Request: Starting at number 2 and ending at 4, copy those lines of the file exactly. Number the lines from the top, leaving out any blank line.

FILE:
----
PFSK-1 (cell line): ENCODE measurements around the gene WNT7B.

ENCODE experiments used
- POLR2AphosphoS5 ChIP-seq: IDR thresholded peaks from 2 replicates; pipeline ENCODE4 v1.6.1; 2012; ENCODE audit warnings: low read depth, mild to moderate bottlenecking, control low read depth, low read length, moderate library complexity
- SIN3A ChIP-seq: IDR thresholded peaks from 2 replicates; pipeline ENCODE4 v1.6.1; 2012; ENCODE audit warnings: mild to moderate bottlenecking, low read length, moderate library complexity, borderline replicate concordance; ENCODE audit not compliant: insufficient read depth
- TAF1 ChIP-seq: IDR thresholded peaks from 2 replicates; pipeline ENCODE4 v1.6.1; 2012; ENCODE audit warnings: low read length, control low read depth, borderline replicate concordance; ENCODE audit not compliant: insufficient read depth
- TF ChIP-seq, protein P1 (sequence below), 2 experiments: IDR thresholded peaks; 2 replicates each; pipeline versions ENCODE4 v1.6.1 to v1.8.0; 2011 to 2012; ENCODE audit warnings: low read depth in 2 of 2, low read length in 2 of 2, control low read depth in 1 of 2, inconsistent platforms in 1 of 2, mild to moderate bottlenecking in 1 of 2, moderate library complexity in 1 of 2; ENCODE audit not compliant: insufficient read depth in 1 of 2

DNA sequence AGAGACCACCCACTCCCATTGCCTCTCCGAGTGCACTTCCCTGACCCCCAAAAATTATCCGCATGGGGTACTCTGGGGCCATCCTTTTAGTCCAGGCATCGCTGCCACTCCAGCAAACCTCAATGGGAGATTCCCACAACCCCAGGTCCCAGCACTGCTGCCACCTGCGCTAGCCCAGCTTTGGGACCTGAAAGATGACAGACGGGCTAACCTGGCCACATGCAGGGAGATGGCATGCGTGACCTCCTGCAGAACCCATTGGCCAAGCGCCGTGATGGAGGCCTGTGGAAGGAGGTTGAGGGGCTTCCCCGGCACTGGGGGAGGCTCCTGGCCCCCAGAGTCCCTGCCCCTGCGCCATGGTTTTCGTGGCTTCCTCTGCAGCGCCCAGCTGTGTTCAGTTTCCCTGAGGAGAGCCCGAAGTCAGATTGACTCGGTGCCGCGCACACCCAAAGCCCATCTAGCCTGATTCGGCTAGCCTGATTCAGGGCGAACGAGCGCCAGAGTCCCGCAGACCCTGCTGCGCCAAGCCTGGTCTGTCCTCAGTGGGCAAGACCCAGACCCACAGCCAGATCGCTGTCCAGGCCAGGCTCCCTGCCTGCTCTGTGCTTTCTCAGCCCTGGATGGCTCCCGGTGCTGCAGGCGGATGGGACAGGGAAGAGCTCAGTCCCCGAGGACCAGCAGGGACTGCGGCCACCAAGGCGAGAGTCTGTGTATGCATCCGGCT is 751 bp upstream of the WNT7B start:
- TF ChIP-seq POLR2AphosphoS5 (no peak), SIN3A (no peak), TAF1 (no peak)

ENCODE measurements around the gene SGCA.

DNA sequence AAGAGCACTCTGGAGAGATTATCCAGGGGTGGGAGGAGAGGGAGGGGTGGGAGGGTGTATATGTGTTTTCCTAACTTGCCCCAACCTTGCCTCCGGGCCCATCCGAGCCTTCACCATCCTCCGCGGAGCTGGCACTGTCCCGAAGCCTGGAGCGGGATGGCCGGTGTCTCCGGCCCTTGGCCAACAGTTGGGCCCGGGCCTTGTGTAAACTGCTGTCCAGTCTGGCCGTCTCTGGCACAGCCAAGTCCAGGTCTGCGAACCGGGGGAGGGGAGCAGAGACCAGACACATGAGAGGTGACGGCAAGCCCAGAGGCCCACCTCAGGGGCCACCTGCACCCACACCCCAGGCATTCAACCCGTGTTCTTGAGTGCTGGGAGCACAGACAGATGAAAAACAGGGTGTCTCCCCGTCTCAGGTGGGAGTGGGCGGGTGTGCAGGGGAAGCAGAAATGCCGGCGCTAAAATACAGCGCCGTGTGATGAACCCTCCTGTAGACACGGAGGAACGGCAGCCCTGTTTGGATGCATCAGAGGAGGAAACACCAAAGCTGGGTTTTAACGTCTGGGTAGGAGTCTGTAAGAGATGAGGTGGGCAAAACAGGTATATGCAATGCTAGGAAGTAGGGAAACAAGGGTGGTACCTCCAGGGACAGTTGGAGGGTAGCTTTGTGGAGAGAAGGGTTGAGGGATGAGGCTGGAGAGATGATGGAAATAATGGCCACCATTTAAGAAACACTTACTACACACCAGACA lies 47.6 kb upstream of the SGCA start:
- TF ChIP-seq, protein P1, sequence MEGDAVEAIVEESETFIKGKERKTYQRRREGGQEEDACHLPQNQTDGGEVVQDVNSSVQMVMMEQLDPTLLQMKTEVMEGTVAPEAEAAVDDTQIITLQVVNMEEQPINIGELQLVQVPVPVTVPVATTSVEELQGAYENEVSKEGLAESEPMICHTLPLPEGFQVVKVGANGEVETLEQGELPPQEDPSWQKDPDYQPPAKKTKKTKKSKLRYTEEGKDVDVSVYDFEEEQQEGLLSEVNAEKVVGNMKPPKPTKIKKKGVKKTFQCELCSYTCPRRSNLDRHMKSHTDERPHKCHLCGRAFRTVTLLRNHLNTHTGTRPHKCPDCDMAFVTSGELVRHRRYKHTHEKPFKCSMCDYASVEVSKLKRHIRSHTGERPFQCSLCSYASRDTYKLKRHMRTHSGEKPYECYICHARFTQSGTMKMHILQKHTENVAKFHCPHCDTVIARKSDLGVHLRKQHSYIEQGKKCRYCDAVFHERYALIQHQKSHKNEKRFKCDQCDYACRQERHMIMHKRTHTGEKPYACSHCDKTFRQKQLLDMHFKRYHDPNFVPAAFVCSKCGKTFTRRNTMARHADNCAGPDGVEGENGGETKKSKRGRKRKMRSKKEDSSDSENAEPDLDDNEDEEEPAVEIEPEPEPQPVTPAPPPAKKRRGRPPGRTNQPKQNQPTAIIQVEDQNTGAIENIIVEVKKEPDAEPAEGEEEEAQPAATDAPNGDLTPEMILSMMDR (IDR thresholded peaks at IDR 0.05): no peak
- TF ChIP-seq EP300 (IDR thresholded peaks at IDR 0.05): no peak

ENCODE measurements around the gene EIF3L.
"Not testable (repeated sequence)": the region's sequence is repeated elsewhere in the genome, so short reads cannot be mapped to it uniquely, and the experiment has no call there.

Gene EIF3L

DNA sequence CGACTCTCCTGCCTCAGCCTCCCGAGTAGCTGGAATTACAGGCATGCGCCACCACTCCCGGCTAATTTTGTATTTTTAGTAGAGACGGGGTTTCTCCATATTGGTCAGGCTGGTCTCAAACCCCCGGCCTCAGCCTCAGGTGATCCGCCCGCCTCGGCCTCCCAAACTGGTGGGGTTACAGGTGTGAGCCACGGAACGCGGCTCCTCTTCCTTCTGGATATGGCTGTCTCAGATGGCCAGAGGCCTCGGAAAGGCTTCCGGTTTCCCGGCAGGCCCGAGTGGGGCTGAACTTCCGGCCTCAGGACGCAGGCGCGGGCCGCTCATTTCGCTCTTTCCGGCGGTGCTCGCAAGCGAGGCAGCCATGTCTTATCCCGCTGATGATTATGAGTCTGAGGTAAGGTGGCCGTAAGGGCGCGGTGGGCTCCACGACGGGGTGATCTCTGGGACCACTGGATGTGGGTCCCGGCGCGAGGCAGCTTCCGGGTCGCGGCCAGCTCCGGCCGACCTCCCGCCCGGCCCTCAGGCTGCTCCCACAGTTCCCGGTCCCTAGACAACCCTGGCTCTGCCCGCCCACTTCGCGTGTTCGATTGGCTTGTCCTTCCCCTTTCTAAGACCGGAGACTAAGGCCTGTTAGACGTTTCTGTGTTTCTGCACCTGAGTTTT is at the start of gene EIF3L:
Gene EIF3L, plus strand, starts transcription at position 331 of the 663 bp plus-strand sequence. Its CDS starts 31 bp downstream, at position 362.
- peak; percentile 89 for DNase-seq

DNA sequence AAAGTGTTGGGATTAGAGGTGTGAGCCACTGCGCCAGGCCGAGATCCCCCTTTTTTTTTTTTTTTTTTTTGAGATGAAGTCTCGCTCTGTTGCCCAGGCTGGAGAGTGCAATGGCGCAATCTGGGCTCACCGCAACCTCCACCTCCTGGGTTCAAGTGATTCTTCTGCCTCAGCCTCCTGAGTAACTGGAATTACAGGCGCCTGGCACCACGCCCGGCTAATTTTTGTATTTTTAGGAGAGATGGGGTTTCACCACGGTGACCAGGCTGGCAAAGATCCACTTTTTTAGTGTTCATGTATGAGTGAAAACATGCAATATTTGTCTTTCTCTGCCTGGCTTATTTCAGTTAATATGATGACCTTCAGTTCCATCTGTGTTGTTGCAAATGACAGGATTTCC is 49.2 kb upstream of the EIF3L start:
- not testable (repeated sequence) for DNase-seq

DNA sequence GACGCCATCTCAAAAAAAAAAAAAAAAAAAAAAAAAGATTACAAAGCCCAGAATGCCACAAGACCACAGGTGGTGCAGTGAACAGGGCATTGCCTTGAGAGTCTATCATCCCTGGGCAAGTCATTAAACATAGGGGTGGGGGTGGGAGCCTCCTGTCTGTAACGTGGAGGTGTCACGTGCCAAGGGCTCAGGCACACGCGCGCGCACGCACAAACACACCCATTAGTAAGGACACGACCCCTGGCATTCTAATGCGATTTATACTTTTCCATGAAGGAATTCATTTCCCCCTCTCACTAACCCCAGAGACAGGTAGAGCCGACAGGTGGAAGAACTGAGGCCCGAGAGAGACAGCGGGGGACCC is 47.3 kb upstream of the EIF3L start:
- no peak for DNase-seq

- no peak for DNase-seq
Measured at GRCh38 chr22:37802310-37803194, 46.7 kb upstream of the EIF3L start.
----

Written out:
ENCODE experiments used
- POLR2AphosphoS5 ChIP-seq: IDR thresholded peaks from 2 replicates; pipeline ENCODE4 v1.6.1; 2012; ENCODE audit warnings: low read depth, mild to moderate bottlenecking, control low read depth, low read length, moderate library complexity
- SIN3A ChIP-seq: IDR thresholded peaks from 2 replicates; pipeline ENCODE4 v1.6.1; 2012; ENCODE audit warnings: mild to moderate bottlenecking, low read length, moderate library complexity, borderline replicate concordance; ENCODE audit not compliant: insufficient read depth